// by Molly Flaherty //
“I’d love to know how you feel about fashion, what it means to you.”
“Honestly, we’ve seen me f****** glamourous for almost ten years, and it’s just boring.”
So opens the dialogue on fashion in Lady Gaga’s new Netflix documentary, Five Foot Two. Notorious for her shocking approach to clothing, in recent times we have seen a retreat from meat dresses and cages of lace atop her head to a more conservative style. Yet her expression of boredom towards such sartorial statements contrasts to the rest of the fashion community: the 2017 Met Gala saw some of the wackiest and boldest ensembles in the event’s history. The appeal of these non-traditional approaches to style have been questioned time and time again, but limited conclusions have been reached: why are we so intrigued by shocking outfits; how do these trends infiltrate mainstream fashion; and how do trendsetters keep things fresh?
Perhaps it is the hedonistic and visceral aspects of statement fashion that draw fascination from a mainstream audience. Often these garments take on taboo topics; the reveal of the next Met Gala theme as ‘Heavenly Bodies: Fashion and the Catholic Imagination’ has already faced controversy for its potential sacrilegious connotations. Haute couture takes the fantastical, grotesque, and abstract and puts them in the public eye. Gaga’s 2009 VMA outfit, in which she covered herself in blood and hung herself on stage received a series of complaints, yet gained her the attention that she desired. These garments break down the typical boundaries of societal propriety to make statements, be that political, cultural or religious, to give but a few examples. It encourages innovative approaches to textiles and prints, with no rules regarding clashing colours or mixing fabrics. Fashion is elevated to the status of a piece of art, more than merely a means of coverage.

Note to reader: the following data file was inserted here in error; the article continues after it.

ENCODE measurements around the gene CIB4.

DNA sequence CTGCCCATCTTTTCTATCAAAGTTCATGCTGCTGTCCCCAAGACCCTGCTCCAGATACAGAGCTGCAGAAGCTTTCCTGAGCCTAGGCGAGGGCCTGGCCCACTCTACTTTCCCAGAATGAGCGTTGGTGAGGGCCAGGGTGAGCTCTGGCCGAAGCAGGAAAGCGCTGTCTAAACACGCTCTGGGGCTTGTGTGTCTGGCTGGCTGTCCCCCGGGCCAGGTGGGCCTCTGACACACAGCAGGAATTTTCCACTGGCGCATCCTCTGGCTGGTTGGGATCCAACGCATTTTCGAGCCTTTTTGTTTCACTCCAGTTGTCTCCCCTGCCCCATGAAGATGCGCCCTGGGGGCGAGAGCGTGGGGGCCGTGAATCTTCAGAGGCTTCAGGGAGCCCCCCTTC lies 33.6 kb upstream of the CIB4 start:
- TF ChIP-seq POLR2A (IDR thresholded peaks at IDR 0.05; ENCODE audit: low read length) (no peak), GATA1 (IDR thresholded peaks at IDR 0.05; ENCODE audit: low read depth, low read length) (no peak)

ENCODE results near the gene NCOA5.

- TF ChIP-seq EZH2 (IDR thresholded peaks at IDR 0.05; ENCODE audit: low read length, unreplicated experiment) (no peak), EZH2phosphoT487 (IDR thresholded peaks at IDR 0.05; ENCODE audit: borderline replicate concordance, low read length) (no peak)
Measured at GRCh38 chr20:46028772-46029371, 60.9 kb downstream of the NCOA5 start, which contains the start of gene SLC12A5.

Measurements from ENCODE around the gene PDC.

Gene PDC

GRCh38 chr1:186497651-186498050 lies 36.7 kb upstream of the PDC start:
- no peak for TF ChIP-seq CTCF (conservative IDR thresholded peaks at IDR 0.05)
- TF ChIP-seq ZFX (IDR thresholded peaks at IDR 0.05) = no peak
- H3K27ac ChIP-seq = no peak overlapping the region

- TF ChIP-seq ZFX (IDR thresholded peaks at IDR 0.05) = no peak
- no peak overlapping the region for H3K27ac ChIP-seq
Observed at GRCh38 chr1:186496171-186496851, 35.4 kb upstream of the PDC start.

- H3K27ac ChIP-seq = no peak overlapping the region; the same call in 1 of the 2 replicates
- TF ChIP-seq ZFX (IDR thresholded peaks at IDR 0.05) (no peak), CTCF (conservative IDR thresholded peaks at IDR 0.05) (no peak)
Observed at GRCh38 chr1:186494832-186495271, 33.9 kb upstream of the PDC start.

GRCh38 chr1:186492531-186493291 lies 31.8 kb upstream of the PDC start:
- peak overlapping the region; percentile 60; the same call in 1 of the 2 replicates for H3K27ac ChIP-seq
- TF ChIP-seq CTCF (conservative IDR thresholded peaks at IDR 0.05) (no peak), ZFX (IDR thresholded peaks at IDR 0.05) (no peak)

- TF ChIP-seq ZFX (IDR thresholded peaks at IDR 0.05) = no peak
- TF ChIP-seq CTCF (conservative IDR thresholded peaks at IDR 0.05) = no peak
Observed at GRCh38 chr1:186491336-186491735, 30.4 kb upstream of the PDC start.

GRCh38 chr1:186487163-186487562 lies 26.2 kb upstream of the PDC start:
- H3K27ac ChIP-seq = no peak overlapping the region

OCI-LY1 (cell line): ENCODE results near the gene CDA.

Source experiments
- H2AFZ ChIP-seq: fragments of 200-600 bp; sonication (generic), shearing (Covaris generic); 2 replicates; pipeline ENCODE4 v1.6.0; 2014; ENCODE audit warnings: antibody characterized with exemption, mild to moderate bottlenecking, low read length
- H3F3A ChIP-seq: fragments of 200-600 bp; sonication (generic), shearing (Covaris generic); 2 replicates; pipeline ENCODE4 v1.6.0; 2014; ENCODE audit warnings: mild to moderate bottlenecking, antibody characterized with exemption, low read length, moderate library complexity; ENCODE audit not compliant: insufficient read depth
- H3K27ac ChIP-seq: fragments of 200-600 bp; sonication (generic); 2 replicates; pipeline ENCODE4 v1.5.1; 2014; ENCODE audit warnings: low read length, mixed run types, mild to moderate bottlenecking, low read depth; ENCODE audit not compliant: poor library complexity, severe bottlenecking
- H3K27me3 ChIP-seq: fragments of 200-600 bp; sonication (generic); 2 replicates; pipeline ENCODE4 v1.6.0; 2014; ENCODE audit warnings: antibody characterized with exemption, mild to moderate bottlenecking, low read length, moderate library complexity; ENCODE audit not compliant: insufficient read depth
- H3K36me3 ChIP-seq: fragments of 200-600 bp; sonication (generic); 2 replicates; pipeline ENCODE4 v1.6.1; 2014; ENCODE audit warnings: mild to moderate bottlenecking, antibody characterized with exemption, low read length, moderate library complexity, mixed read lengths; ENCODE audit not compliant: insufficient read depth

These garments break down the typical boundaries of societal propriety to make statements, be that political, cultural or religious, to give but a few examples.
The scope of the trickle-down impact on high street style is debatable. Whilst most shocking fashion is unwearable in day-to-day life, the subtle influences of these high fashion looks are apparent in the fabrics and silhouettes of ready-to-wear garments. Rihanna’s 2015 yellow Met Gala dress was replicated in the colour palettes of Topshop and Zara less than six months later. The baroque print and fur trim inspired the season’s sell-out coats. Whilst the expense of haute couture is too much for most, its cheaper counterparts fly off the shelves.
Yet as Gaga expresses, eventually attempts to shock grow stale. Striking and outlandish ensembles that used to be shocking become absorbed into mainstream trends and expectations. Continuing to try and be sartorially provocative becomes the norm, and therefore fails to shock at all. Sometimes, stripping back to basics can have just as strong a visual impact. When Gaga steps out in an all-black ensemble, accented with only a pink hat, the shock value is just as significant as when she first appeared at the VMAs in the meat dress. She subverts expectations and flips them on their head – that is true shock value. Versatility and simplicity can be equally as effective in making a statement as trying to be bold and forge new styles. As Gaga states: “I can see now. I don’t need to have a million wigs on and all that s*** to make statements. Really the truth of the matter is, I just want to have a uniform and I think my uniform should be a black t-shirt and black jeans and black boots.”